Further, brokerage firms do not provide a defined "Home Marketing System", although some franchise brands attempt to use their brand image as a "home marketing system" when in fact there is none. Companies disguise this missing link by touting "personalized service." However, personalized service really means "anything goes".
Lacking a home marketing system from their company, enterprising agents often develop their own. But this is usually limited to a checklist of common advertising methods they talk about but don't consistently deliver, if at all. In the pursuit of listings, clever marketers often promote and utilize unproven, ineffective marketing tools and techniques merely as a marketing gimmick to differentiate themselves from other agents.
Part of this lack of effort by brokerage owners to provide systems and procedures is driven by a historically lackadaisical attitude by broker-owners who have long maintained an "If-it-ain't-broke-don't-fix-it" mentality. That and with eroding profit margins, they have little wherewithal or incentive to invent solutions.
As further shown in Exhibit E, over 183 action steps are typical in a standard real estate sales transaction when a seller hires a real estate agent. For ease of understanding, the Applicant has assigned the 183 action steps to the four (4) basic workstation categories. When agents have limited scope of duties, they become more skilled in their respective area of responsibility. From a review of this list, it is clear that most agents lack experience to handle all aspects of the home selling process. And, unfortunately too many agents enter the field.
In most states, a classroom or self-study online course of between 40 and 135 hours (depending on state) is the only prerequisite for obtaining a real estate license. Literally, with as little as one-week of preparation, a person with no background in sales, marketing, negotiation, appraisals, etc. can get a real estate license and join a brokerage firm and become a "Home Marketing Specialist".
Within two weeks, these new agents begin marketing their services to consumers for substantial commissions. According to the U.S. Department of Justice, which tracks median commissions paid by consumers, in 2007 consumers paid $11,302 to list and sell a home. Industry figures tell us the average full-time agent handles 4.3 home sales per year and the majority of full-time agents have been in the industry for five (5) years or less.
The bottom line is that inexperienced agents with no formal system, skill, or defined area of specialization are handling the typical home sale and charge an excessive fee that compensates for their inefficiency and low success rate.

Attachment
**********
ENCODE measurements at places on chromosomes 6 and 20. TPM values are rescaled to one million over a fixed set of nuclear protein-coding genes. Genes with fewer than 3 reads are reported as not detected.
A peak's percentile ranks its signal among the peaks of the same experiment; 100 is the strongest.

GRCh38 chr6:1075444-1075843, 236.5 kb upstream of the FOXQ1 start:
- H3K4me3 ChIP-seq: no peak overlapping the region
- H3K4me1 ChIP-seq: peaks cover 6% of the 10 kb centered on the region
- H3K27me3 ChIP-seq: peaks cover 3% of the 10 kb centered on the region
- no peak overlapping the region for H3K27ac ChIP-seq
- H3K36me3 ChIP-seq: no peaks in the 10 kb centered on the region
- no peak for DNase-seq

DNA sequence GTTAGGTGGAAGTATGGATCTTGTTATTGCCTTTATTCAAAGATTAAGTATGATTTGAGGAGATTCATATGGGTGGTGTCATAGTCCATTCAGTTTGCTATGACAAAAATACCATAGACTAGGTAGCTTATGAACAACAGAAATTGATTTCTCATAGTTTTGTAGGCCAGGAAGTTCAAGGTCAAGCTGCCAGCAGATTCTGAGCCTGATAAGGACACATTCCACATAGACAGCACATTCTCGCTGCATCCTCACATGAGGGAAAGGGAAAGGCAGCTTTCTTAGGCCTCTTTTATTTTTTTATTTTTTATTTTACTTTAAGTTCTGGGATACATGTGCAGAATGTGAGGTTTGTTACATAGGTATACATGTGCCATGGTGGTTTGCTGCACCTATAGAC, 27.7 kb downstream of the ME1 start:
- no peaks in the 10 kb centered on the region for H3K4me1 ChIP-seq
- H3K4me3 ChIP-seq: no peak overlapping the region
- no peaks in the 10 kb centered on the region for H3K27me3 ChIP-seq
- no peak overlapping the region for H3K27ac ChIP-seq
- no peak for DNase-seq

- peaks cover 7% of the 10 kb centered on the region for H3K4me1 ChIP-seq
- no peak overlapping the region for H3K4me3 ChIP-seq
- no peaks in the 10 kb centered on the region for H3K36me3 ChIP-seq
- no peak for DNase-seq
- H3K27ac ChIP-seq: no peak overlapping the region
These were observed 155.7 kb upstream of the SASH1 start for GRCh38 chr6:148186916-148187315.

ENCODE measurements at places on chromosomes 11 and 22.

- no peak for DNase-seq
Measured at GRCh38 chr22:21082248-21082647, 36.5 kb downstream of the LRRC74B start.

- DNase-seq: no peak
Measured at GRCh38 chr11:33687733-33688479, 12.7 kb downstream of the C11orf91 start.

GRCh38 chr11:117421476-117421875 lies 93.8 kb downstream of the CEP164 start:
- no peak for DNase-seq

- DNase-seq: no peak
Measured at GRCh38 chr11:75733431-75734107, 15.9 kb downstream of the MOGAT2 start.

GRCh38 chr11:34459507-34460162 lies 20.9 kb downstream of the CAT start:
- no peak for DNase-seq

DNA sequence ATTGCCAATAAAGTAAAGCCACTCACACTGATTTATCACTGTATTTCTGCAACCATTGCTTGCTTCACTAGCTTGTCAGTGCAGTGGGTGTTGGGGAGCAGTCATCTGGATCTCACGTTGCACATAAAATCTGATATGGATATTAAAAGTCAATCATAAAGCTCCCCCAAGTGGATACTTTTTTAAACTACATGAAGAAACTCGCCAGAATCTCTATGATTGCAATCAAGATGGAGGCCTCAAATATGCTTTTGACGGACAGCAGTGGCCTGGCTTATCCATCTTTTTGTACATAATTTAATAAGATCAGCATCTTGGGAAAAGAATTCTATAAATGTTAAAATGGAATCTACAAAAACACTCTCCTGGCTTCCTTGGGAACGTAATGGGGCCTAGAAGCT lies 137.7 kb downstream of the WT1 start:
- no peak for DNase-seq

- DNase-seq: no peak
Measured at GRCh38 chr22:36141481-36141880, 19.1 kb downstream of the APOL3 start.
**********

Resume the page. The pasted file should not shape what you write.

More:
As described herein, Applicant's solution to this third problem is to i) reduce staff, ii) improve per-person production, iii) lower real estate commissions by up to 40%, and iv) preserve profitability. The fact is that most agents forget from one transaction to the next the tasks that must take place. They forget how to fill out standard contract forms. They miss or delay important marketing steps or deadlines. Mistakes and omissions happen with regularity. Mistakes, that cost time, which is money, to correct. No doubt, mistakes and inefficiencies are factored into the commissions charged to the consumer.
Applicant has invented a systematized approach to the real estate listing, marketing, and selling of residential real estate. This systematized approach streamlines processes and procedures, narrows job descriptions, increases quality control measures, and lowers the cost to consumers by 40%. Interestingly, while charging less to the consumer, profitability is increased through the use of Fordism principles that allow a smaller, but more highly paid workforce to sell more homes in less time.
With regard to inadequate buyer-capture and conversion, It takes listings to attract buyers, but it takes buyers to complete the sale. Buyers inquire about properties seven days a week from 9 am until 9 pm. In fact, brokers spend substantial sums to make the phones ring with potential buyers; but unfortunately, what happens next is one of the weakest links in the process of selling a home. Want proof? Try calling the number on the sign or an advertisement of any real estate company to ask a few questions, or book an appoint to see a house. Even during peak business hours you'll typically get a voicemail message or a receptionist asking the caller to "Leave your name and number and the listing agent will get back to you" type of response.
As described herein, Applicant's solution is to establish an inbound call center, referred to as "Buyer Central" which is manned by licensed search and scheduling experts. An introductory brochure to Buyer Central is shown in Exhibit E. Buyer Central provides immediate responses to buyer inquiries by phone and email seven days a week. Trained search and schedule specialists are on duty daily from 9 am to 9 pm by phone, email, text or fax. Since most buyers are curious about more than just one home, these experts are prepared to provide on the spot information about any home for sale in the area, not just the subject property being called about. Buyer Central also dispatches agents to show homes to interested buyers during daylight showing hours and in selected areas, and offers, for example, a 30-minute express showing service--"See-It-In-30". An example of a brochure for this service is shown in Exhibit F.